Typically, yes. The type of change and when the request occurs can greatly impact the ability to physically make the change, as well as the associated costs. Changes should be agreed to in writing with a “change order” noting what is to be changed as well as the costs.
The builder has just destroyed the project with poor workmanship and materials. What can I do now?
Take a look at your contract. It should define how disputes are to be settled. If not, your only alternative may be to sue based on the contract you have.
The builder is asking for a large down payment on the project. Do I have to pay this?
Most builders do ask for a down payment, although the specific amount will depend on your contract agreement. Be very cautious about a builder who asks for the entire amount upfront. Some states even limit the amount that a builder can request. Contact your state or local consumer agency to find out what the law is in your area.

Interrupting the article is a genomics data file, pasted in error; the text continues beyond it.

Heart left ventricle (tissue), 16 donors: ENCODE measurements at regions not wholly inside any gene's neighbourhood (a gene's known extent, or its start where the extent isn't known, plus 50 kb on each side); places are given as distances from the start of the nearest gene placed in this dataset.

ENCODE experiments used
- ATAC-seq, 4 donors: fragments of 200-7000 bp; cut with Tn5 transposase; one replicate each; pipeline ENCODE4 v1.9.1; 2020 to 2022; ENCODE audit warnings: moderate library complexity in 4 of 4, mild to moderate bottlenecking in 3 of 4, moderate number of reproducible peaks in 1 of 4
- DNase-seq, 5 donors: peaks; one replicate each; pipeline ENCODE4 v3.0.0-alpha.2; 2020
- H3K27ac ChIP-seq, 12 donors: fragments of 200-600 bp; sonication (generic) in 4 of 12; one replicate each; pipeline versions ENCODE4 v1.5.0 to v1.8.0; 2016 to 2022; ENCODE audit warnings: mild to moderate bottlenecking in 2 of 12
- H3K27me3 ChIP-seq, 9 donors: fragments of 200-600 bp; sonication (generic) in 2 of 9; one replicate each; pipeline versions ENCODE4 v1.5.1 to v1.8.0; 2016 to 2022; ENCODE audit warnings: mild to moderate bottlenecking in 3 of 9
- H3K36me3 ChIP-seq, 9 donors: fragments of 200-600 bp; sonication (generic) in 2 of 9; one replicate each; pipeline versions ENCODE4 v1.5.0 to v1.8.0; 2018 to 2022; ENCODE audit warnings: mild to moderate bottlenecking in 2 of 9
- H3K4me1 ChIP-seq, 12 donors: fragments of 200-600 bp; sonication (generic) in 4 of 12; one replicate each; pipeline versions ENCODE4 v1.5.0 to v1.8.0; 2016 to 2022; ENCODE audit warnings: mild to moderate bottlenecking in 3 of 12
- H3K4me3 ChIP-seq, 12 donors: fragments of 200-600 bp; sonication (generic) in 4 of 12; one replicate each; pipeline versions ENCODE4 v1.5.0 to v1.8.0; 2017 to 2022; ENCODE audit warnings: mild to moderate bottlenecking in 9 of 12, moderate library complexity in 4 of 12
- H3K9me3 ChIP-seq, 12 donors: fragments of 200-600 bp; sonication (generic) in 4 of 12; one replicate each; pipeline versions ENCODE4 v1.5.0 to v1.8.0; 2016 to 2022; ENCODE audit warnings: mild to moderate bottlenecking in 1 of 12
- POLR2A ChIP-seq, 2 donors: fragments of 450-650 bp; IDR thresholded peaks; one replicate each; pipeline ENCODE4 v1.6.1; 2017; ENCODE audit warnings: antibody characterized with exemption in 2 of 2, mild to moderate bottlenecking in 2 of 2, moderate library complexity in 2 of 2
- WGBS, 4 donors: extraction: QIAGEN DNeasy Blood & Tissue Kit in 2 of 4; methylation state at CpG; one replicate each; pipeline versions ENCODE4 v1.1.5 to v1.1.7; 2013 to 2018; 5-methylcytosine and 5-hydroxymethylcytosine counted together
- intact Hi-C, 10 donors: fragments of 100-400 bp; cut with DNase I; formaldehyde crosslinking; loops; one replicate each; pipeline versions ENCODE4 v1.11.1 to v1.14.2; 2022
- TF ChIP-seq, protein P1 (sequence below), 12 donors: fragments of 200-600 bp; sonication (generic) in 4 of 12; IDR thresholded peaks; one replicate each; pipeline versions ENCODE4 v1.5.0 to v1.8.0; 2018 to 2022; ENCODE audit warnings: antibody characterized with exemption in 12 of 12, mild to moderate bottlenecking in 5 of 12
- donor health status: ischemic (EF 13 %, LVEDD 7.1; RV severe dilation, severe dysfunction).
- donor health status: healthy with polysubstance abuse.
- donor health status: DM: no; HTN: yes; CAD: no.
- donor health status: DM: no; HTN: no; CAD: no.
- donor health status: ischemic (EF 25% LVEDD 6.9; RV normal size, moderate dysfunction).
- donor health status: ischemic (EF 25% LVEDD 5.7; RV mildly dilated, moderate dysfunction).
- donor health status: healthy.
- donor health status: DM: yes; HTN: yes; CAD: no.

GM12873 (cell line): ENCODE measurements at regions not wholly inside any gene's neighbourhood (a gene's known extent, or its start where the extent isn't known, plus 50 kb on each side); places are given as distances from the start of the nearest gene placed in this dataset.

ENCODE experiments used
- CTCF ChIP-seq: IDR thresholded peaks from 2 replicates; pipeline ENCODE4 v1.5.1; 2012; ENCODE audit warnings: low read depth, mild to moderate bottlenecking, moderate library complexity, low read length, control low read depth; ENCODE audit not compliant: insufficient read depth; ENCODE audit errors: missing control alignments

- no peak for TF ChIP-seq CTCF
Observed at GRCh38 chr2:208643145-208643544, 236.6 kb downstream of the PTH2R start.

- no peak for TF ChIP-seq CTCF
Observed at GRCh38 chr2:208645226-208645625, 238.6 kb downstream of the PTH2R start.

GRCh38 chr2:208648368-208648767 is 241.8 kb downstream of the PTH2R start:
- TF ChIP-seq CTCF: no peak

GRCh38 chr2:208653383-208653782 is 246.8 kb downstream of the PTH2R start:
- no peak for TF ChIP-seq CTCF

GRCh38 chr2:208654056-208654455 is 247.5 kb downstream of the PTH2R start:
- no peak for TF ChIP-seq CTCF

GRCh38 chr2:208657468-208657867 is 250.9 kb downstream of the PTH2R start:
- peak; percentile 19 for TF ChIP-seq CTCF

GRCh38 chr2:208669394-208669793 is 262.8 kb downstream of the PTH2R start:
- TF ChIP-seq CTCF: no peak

What happens if I do the work myself or hire someone else, but don’t have a permit?
Construction started or completed without a permit is subject to investigation by the local inspection department to insure the project complies with all building codes. Additionally, court fines may be imposed for not getting the required permits before beginning work.
What is a mechanics lien?
If a contractor or business is hired to work on your construction project and then you refuse to pay, the individual or business has the right to file a lien. The lien is a claim on your home. This means the contractors and suppliers could go to court to force you to sell your home to satisfy their unpaid bills from your project.
You may also receive a lien even though you have paid the general contractor in full for the project. If this happens, it may be because the general contractor did not pay a subcontractor or business, was slow in making payments or, possibly, closed up shop and filed for bankruptcy. Regardless of the reason, the individual or business has a legal right to be paid and can file claim on your property for the amount owed.